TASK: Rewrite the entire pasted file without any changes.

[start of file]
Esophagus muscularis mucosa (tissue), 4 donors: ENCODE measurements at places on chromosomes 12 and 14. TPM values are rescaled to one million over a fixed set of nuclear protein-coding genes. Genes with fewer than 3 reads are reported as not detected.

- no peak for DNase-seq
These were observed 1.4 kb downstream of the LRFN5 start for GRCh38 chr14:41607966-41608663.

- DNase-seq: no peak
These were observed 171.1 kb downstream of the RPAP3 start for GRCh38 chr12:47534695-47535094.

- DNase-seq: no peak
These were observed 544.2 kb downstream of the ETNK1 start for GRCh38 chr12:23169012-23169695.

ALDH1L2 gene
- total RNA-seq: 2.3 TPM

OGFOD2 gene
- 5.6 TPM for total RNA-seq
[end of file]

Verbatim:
Esophagus muscularis mucosa (tissue), 4 donors: ENCODE measurements at places on chromosomes 12 and 14. TPM values are rescaled to one million over a fixed set of nuclear protein-coding genes. Genes with fewer than 3 reads are reported as not detected.

- no peak for DNase-seq
These were observed 1.4 kb downstream of the LRFN5 start for GRCh38 chr14:41607966-41608663.

- DNase-seq: no peak
These were observed 171.1 kb downstream of the RPAP3 start for GRCh38 chr12:47534695-47535094.

- DNase-seq: no peak
These were observed 544.2 kb downstream of the ETNK1 start for GRCh38 chr12:23169012-23169695.

ALDH1L2 gene
- total RNA-seq: 2.3 TPM

OGFOD2 gene
- 5.6 TPM for total RNA-seq